Jump to main content.

Using Pesticides Safely

Esta página Web está disponible en espaņol

This page is oriented toward people who use pesticides in or around their homes. If your job involves pesticides or may result in pesticide exposure (for example, you harvest crops in a field where pesticides were used), please see the Worker Safety and Training page.

Safely using pesticides depends on using the appropriate pesticide and using it correctly. The label on the pesticide container provides instructions for use of the pesticide. It also includes warnings that are intended to let the user know how to prevent harmful exposures, such as by wearing protective clothing, keeping children and pets out of the treated area for certain periods, and so on. It is very important to Read the Label First before using a pesticide.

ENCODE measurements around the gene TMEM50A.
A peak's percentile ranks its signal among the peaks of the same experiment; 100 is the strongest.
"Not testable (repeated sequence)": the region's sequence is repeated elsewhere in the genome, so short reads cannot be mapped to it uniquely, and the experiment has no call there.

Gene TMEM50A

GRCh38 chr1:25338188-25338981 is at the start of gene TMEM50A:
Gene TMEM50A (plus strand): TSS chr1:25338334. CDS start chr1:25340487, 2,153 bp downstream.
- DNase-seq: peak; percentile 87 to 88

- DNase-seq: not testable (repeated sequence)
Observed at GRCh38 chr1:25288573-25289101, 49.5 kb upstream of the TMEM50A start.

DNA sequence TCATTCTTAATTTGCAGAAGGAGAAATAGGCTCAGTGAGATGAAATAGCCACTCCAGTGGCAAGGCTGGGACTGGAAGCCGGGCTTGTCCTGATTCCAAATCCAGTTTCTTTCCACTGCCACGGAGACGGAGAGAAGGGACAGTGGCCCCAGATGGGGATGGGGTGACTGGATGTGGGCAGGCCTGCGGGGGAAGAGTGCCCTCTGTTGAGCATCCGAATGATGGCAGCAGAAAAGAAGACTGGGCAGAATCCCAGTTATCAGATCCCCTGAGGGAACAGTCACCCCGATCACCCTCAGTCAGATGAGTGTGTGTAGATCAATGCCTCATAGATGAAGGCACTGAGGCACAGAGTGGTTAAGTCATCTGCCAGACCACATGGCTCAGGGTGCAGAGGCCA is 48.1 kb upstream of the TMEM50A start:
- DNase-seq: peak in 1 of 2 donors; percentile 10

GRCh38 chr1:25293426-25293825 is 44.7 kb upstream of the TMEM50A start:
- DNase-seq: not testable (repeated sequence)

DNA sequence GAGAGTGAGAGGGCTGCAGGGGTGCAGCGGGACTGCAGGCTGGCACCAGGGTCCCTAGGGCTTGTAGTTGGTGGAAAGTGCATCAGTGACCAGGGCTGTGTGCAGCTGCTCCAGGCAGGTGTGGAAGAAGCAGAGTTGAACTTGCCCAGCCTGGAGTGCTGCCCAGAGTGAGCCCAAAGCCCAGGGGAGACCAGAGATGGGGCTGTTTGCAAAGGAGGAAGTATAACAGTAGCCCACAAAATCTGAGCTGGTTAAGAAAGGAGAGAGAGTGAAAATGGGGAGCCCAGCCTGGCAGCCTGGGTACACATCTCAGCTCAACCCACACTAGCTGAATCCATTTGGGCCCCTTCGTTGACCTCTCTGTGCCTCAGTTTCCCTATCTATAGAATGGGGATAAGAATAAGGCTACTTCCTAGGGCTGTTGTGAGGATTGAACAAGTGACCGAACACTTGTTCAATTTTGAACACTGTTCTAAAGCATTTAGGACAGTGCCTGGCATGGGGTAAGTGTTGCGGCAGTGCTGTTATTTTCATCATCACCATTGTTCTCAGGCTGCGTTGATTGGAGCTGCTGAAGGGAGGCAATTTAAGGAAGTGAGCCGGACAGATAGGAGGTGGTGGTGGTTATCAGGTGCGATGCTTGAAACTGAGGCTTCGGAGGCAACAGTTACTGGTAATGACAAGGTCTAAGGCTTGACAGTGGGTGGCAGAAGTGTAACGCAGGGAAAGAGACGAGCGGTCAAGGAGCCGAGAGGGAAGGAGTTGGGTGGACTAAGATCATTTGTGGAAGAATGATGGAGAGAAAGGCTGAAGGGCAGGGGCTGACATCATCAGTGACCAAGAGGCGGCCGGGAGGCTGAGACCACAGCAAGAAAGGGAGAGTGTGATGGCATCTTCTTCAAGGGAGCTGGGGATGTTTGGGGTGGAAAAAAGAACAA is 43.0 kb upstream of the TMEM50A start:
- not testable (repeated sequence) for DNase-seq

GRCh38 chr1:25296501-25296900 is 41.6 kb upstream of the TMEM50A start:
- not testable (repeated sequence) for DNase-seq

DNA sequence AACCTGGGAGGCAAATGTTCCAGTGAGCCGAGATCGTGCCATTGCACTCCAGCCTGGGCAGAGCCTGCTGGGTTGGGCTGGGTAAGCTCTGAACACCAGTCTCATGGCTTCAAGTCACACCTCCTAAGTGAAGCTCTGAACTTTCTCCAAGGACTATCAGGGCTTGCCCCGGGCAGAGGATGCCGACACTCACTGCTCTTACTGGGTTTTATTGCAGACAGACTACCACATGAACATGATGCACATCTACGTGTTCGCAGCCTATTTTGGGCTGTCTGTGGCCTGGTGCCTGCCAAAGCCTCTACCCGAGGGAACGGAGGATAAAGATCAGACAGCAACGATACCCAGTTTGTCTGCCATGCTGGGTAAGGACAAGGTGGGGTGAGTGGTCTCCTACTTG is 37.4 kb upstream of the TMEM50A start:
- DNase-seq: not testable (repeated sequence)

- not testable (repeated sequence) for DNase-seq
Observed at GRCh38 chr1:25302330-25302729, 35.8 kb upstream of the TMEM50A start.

EPA has several publications that provide more information about safe pesticide use:

Mosquitoes, biting flies, and ticks can be annoying and sometimes pose a serious risk to public health. In certain areas of the U.S., mosquitos can transmit diseases like equine and St. Louis encephalitis. Biting flies can inflict a painful bite that can persist for days, swell, and become infected. Ticks can transmit serious diseases like Lyme disease and Rocky Mountain spotted fever. When properly housed, insect repellents can discourage biting insects from landing on treated skin or clothing.

Top of Page

Publications | Glossary | A-Z Index | Jobs

Local Navigation

Jump to main content.